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Upper Semi-Continuous Collections

joypav

Active member
Mar 21, 2017
151
$G$ is an upper semi-continuous collection of sets filling up the Hausdorff space $X$.

Problem:
No point of $X$ belongs to two elements of $G$.

Proof:

What we know:
$G$ is upper semi-continuous $\implies$ if $g \in G$ and $U$ is an open set containing $g$, then there is an open set $V$ containing $g$ such that each member of $G$ which intersects $V$ lies in $U$

$G$ "fills up" $X \implies X=\cup G$

$X$ is Hausdorff $\implies \forall x_1, x_2 \in X, \exists U_1, U_2$ open such that $x_1 \in U_1, x_2 \in U_2, U_1 \cap U_2=\emptyset$


Here's my questions...
Why can't an element of $X$ be in two $g$'s, say $g_1$ and $g_2$ of the collection $G$? I know that's the question I am being asked, but what I mean is, say $g_1 \subset g_2$. Then $x$ could be in both and the same open sets could satisfy the requirements for upper semi-continuity for both.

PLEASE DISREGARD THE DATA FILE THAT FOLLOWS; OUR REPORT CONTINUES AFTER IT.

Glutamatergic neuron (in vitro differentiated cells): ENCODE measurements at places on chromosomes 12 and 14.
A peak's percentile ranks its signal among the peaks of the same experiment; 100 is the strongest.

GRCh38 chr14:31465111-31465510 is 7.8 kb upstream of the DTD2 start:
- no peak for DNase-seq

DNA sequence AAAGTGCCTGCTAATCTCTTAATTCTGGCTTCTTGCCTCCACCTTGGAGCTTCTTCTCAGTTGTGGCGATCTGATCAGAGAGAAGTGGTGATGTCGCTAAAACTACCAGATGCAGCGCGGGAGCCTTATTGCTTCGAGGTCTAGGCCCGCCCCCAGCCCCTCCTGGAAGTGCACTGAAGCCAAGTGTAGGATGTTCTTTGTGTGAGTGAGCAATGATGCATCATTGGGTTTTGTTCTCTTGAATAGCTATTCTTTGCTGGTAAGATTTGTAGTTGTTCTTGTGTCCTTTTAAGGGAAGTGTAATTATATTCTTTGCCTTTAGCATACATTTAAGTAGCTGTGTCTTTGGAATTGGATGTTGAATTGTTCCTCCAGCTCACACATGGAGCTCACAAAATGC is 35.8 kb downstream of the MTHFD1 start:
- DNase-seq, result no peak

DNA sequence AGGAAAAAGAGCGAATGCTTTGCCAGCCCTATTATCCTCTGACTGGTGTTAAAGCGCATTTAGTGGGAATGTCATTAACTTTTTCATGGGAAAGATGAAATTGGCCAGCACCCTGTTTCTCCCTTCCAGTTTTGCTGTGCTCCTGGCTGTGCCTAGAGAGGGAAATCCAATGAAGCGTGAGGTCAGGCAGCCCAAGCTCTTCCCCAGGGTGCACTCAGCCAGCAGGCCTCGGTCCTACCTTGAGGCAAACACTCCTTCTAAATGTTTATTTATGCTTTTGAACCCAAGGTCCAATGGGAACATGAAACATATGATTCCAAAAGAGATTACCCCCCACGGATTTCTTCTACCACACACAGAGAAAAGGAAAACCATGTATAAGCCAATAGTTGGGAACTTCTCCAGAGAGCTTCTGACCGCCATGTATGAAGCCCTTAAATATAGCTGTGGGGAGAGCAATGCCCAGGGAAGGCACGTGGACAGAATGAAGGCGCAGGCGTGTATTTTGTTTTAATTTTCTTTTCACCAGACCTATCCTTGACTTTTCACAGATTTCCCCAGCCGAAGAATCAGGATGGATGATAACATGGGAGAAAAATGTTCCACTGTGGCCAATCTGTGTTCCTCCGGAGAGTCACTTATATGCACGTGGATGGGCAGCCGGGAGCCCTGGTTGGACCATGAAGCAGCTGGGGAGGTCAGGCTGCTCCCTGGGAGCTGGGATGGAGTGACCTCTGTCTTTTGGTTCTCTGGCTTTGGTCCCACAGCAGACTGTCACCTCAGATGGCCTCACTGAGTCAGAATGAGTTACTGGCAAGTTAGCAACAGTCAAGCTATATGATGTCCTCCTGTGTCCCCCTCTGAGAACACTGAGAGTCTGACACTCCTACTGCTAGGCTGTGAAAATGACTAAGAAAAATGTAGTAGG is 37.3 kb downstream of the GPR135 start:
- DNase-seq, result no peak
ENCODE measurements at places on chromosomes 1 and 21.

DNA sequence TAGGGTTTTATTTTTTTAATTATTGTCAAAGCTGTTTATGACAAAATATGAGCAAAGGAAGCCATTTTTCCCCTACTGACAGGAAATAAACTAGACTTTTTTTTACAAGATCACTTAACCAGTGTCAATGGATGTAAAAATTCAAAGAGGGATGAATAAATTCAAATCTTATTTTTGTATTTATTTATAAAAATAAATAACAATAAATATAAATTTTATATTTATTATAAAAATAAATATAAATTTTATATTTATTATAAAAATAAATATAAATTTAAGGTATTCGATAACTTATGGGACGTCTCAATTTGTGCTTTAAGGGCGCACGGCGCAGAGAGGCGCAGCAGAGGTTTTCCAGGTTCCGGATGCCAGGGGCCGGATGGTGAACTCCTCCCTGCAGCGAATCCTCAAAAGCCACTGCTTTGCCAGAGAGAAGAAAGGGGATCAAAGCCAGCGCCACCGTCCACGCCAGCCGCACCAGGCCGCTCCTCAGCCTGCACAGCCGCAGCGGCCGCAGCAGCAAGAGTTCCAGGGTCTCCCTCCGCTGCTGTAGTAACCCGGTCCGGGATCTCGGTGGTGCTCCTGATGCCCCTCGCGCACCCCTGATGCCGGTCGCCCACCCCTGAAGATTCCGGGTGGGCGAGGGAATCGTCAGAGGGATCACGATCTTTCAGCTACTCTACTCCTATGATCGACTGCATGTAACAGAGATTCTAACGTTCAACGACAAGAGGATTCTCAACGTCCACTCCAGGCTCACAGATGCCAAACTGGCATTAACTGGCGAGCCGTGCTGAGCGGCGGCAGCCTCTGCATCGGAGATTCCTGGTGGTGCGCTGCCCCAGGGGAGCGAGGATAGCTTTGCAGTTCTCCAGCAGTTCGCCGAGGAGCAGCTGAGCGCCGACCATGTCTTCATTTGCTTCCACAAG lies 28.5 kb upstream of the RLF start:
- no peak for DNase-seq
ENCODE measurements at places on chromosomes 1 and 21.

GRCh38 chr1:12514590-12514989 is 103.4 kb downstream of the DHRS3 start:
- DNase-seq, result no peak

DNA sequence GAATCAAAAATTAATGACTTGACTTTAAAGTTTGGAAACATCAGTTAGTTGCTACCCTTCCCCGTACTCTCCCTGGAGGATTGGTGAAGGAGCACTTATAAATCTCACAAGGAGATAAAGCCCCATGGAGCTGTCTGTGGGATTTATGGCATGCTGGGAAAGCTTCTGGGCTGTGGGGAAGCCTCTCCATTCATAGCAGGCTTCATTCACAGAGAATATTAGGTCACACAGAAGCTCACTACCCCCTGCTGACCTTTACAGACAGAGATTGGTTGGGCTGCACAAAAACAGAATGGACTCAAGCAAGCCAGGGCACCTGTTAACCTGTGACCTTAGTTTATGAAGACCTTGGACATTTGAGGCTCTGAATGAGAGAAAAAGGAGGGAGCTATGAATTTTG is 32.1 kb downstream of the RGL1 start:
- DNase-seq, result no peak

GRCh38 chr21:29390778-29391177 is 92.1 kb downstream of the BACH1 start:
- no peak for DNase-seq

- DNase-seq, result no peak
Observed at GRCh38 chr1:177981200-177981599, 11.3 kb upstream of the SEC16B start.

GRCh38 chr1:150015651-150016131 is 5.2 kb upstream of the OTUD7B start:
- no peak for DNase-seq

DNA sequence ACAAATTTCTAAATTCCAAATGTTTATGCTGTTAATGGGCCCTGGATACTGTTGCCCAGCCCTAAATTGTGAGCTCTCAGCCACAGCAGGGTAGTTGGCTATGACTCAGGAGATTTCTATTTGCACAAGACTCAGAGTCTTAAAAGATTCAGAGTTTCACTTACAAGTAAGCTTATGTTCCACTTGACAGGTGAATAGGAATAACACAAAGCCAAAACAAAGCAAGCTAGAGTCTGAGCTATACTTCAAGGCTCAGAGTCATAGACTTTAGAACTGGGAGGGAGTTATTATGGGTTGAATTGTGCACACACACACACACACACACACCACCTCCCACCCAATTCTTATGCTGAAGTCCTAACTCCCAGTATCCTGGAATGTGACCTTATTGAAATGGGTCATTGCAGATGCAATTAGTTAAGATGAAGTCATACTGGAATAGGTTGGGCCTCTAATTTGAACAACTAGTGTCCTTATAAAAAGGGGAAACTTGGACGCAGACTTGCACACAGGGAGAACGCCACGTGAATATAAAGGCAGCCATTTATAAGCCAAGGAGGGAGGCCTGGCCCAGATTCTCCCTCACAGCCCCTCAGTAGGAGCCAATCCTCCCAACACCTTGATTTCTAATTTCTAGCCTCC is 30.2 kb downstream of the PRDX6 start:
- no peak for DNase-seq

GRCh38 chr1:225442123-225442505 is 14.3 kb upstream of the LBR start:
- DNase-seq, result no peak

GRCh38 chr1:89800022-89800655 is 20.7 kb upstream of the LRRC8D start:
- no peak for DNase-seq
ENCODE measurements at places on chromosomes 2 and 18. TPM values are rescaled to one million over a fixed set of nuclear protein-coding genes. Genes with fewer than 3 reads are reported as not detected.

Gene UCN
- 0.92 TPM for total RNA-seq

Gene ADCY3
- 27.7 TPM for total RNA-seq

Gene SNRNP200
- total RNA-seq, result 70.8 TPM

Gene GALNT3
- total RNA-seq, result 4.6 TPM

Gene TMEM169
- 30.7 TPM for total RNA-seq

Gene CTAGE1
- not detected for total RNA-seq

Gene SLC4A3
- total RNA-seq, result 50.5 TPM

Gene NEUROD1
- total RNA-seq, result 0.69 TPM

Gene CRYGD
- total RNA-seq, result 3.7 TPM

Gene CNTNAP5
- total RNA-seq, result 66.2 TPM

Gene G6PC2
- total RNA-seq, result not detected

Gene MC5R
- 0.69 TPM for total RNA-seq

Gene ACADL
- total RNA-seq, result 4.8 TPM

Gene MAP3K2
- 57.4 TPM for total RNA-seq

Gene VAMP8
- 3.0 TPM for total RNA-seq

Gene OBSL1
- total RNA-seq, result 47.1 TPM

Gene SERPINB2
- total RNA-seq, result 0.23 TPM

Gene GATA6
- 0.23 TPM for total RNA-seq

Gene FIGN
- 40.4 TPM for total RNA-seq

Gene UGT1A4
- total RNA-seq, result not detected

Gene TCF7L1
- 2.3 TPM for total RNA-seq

joypav

Active member
Mar 21, 2017
151
Aha! I was thinking too deep about it... we only need to show the existence of ONE open set that contains one and not the other. I will post my proof for completeness.

Proof:
BWOC, assume $\exists g_1, g_2 \in G$ such that $g_1 \cap g_2 \neq \emptyset$.
Consider $y \in g_2$ such that $y \notin g_1$. (WLOG, assume $g_1 \not\subset g_2$. If it was we could just switch around $g_1$ and $g_2$ in the proof.)

$X$ Hausdorff $\implies$ for each $x \in g_1 \exists U_x, V_x$ open in $X$ such that $x \in U_x, y \in V_x, U_x \cap V_x = \emptyset$.

Let $U = \cup_{x \in g_1} U_x$.
Then, obviously, $g_1 \subset U$, where $U$ is and open set of $X$. (it is the union of open sets)
$G$ is upper semi-continuous $\implies \exists V$ open in $X$ such that $g_1 \subset V$ and if $g' \in G$ with $g' \cap V \neq \emptyset$ then $g' \subset U$

Claim: $g_2 \cap V \neq \emptyset$
By assumption, $g_1 \cap g_2 \neq \emptyset$ and we know $g_1 \subset V \implies V \cap g_2 \neq \emptyset$
$\implies$ our Claim is true.

So we've shown that $g_2$ does in fact intersect $V$ (hoorah!).
$\implies g_2 \subset U$ (by definition of upper semi-continuity)
Go back to the element we considered in $g_2$. We know $y \in g_2$.
Then, $y \in g_2 \implies y \in \cup_{x \in g_1} U_x \implies y \in U_x$ for some $x \in g_1$.
But this is a contradiction, because $y \in V_x$ for every $x$ and $U_x \cap V_x = \emptyset$.